Investigating the upcoming Lenten Office in the Breviary (recalling that the Lenten Office begins with first Vespers of the first Sunday - Ash Wednesday and following days sticking to the ordinary of Septuagesimatide - and that Passiontide, the last two weeks of Lent, has its own propers), I was first of all struck by the fact that all the versicles and short responsories for Matins, Lauds, Terce, Sext, None and Vespers are taken from Psalm 90. This is surely no coincidence: they are appointed for precisely the same reason this glorious psalm of God's guard over us is used extensively in the Mass for the First Sunday of Lent, most especially as the longest Tract of the year - because in Lent we enter most openly into the spiritual combat with the forces of darkness, or, to be plain, into the lists against Satan and his devils: and so we need to supplicate the Lord to "save us lest we perish".
It is in this watchful spirit that the Byzantine Rite prays at the end of the Liturgy of the Presanctified during Great Lent: "O Master Almighty... Who by Thine ineffable forethought and great goodness hast led us into these hallowed days, for cleansing of souls and bodies, for subduing of passions, and for the hope of resurrection... grant also unto us, O Merciful Lord, to fight the good fight, to finish the course of the Fast, to keep the Faith undivided, to shatter the heads of unseen dragons, to show ourselves victorious over sin, and to come, without condemnation, blamelessly to worship Thy Holy Resurrection."
The little chapters for use at the Hours during Lent are drawn from the prophets Joel and Isaias; they are pertinent extracts from the passages of these seers read for the Epistle on Ash Wednesday (yielding Joel ii, 12-13 and 17), Friday after Ash Wednesday (providing Isaias lviii, 1 and 7), and Tuesday in the first week of Lent (supplying Isaias lv, 6 and 7). Likewise, the antiphons for the Little Hours in Lent are derived thus: Vivo ego (for Prime) comes from Ezechiel xxxiii, 11; while Commendemus and Per arma (for Sext and None) both stem from II Corinthians vi, 4-5 and 7 (that is, from the Epistle of the first Sunday of Lent).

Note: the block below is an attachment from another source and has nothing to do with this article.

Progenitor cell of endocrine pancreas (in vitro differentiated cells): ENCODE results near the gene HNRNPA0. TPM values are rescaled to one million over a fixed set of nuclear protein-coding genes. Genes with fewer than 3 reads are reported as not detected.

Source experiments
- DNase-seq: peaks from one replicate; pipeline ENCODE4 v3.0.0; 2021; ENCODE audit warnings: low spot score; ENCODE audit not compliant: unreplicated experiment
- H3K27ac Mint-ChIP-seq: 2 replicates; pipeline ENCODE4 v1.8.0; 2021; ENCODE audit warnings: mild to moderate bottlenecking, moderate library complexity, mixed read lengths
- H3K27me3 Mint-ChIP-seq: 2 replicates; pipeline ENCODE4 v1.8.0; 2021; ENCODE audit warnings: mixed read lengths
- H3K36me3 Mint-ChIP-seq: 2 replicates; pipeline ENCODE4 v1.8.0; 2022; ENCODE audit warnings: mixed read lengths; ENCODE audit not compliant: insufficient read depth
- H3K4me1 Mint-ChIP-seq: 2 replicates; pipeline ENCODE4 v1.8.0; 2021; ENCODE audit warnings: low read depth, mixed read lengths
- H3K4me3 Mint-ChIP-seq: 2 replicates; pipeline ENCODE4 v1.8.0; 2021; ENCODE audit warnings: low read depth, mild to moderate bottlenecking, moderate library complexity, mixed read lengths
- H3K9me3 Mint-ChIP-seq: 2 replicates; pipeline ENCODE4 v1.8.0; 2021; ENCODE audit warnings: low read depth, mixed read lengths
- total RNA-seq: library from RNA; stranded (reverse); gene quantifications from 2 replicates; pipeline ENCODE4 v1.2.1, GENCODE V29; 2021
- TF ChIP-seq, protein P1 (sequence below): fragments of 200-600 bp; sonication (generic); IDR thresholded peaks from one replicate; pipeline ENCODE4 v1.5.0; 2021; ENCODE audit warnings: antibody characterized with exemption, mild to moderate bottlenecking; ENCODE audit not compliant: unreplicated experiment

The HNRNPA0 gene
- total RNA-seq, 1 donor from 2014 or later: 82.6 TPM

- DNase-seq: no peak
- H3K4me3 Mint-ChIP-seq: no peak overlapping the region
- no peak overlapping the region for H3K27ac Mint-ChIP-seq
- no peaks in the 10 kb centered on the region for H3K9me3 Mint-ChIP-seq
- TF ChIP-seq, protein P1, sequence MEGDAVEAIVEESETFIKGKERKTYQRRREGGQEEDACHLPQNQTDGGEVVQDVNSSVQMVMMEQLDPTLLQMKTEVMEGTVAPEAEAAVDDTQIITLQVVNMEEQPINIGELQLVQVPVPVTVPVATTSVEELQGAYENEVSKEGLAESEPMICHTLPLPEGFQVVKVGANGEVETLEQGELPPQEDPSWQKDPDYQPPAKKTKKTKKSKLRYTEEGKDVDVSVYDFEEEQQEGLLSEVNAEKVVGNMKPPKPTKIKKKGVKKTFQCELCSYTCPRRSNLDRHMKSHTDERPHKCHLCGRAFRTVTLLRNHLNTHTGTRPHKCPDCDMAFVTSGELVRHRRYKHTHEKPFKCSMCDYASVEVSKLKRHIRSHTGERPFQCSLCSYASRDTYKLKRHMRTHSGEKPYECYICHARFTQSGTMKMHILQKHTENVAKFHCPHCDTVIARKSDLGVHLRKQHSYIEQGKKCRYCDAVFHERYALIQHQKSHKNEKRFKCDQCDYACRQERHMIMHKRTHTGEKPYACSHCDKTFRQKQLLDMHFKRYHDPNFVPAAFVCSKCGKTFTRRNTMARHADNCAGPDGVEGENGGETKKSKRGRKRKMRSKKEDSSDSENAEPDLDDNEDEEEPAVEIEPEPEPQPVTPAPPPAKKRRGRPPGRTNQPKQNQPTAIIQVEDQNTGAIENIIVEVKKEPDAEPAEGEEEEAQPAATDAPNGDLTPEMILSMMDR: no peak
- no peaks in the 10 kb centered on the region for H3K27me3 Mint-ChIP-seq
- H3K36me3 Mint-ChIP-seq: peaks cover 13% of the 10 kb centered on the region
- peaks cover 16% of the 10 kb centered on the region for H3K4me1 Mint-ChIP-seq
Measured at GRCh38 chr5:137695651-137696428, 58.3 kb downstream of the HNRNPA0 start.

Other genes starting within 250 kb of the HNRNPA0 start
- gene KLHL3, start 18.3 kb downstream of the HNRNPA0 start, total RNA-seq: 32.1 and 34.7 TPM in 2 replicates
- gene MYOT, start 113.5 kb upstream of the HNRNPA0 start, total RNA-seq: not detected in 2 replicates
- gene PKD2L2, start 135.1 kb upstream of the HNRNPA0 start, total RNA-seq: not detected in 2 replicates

Unfortunately, whilst it sounds Scriptural, I can't locate the source of Advenerunt nobis, the Lenten antiphon for Terce -
Advenerunt nobis dies pœnitentiœ, ad redimenda peccata, ad salvandas animas.
(It must be noted that on the Sundays of Lent, the little chapters of the Day Hours and antiphons for the Little Hours are proper, usually drawn from the Epistle and Gospel of the day respectively, just as they are for Septuagesima, Sexagesima and Quinquagesima Sundays.)
The Invitatory anthem for Lent is a reworking of Psalm 126:2 plus phrases redolent of various New Testament passages while not reproducing any: "May it not be vain for you to rise in the morning before the light: For the Lord hath promised a crown to the vigilant." In other words, don't delay arising for Matins - as the Mohammedan muezzin cries, Prayer is better than sleep.
As to the Office hymns appointed, at Matins for Lent the hymn Ex more docti mystico is by St Gregory the Great; at Lauds, O sol salutis intimis (10th century?); and at Vespers, Audi benigne conditor, again by St Gregory.
Each day of Lent having its own proper Mass, at Matins the lessons are homilies on the Gospel of each day - however, on the Sundays, the first two lessons are from Scripture.
A final peculiarity: the Collect used at the Hours is of course that of the Mass of the day, with the important exception that the Collect of weekday Vespers is instead that of the Prayer over the People read at the end of Mass on that day in Lent, after the Postcommunion. It is said that this stems from the old custom that all fasted until after None on Lenten ferias, whereupon Mass was sung followed by Vespers, and only then did the faithful take food. During the middle ages, Mass - and Vespers - began to be said earlier and earlier on fast days, that the faithful could get stuck into their vittles sooner: with the result that the rubrics came to specify that Vespers had to be said before noon during Lent, a rule that endured down to the twentieth century!